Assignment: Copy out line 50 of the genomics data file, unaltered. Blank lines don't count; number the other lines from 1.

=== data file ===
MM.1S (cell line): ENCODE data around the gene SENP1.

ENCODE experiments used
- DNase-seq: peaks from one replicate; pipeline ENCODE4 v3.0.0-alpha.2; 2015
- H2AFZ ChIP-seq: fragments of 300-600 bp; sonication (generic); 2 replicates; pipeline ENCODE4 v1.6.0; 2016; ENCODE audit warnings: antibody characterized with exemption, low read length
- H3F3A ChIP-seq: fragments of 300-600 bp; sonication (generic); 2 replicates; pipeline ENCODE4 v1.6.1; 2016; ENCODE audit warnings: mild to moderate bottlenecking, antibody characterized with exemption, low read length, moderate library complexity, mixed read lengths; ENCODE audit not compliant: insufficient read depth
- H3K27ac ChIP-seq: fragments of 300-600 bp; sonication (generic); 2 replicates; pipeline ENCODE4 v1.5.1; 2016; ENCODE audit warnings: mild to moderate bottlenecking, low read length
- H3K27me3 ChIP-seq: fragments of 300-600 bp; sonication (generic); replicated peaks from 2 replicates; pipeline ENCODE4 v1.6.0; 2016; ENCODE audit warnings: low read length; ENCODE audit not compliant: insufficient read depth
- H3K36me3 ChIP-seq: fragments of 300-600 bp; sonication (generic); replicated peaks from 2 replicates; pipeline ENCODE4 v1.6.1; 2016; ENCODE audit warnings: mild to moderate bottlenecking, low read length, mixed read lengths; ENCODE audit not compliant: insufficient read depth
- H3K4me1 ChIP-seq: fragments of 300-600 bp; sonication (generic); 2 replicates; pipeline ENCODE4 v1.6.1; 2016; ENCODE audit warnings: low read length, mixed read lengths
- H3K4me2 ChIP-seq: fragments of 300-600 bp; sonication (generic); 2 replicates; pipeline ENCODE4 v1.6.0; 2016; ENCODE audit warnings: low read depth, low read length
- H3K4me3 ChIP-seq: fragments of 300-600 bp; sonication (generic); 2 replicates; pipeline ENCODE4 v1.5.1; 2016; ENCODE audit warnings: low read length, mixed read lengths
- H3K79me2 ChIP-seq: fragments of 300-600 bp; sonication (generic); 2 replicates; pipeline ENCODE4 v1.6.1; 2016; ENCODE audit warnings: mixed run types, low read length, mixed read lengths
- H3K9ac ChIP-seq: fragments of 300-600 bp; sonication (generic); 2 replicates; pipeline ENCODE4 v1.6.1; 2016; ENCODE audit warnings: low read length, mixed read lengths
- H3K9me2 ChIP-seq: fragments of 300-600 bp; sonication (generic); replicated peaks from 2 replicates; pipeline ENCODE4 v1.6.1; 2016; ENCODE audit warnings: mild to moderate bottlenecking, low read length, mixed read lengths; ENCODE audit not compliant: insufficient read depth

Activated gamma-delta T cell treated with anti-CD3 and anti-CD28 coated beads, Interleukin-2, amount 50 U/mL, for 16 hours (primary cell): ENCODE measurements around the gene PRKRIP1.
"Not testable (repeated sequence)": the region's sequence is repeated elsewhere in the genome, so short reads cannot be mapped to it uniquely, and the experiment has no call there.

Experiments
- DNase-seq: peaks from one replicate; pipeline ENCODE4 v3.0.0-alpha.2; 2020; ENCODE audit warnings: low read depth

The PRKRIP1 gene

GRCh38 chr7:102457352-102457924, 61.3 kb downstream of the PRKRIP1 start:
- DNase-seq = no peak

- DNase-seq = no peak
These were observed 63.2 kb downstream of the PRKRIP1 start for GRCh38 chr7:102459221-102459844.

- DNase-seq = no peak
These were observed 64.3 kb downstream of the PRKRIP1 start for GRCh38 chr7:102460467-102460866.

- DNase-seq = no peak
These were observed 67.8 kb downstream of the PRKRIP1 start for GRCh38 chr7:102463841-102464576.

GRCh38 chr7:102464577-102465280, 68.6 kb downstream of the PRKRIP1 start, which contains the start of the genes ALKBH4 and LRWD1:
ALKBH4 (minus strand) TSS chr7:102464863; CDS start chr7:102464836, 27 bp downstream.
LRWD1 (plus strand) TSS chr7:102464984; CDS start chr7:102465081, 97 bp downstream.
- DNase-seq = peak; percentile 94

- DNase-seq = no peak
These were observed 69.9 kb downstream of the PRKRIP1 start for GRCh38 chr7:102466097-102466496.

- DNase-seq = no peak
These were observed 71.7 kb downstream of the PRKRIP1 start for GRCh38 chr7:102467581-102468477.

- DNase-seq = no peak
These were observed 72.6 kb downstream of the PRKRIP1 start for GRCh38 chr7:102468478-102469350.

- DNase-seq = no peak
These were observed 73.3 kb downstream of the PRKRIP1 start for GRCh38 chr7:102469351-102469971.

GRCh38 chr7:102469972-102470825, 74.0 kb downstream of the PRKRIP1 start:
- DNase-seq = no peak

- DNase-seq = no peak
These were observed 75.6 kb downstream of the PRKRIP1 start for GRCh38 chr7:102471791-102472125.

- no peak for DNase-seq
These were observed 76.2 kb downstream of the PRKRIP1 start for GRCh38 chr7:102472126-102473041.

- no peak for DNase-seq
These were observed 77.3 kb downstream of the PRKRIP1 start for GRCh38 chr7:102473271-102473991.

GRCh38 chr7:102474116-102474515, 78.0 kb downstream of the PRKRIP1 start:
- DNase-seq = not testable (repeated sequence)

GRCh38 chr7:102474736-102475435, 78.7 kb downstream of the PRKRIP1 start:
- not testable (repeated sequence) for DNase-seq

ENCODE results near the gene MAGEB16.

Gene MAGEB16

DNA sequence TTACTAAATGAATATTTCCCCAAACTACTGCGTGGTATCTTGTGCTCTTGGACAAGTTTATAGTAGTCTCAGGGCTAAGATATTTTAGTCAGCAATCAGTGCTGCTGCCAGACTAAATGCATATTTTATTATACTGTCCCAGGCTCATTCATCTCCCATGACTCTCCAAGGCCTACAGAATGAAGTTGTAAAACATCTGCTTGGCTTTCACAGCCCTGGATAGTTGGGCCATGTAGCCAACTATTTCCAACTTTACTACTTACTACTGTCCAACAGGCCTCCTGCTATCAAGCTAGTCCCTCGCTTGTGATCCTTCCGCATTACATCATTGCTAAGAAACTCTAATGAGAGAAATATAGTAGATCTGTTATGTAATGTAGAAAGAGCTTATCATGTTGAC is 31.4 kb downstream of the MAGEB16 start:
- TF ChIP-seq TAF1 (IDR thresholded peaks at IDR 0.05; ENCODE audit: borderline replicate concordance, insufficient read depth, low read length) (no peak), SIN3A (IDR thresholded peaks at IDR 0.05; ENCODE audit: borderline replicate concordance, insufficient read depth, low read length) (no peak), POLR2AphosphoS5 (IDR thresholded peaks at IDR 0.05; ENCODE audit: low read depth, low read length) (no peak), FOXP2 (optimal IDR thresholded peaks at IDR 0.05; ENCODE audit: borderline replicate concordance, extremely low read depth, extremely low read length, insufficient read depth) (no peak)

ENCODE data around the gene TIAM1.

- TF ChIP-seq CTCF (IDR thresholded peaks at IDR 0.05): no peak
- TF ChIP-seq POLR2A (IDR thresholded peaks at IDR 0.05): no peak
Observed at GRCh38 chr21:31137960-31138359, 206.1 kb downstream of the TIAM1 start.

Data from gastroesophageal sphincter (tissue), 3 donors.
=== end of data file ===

GRCh38 chr7:102474736-102475435, 78.7 kb downstream of the PRKRIP1 start: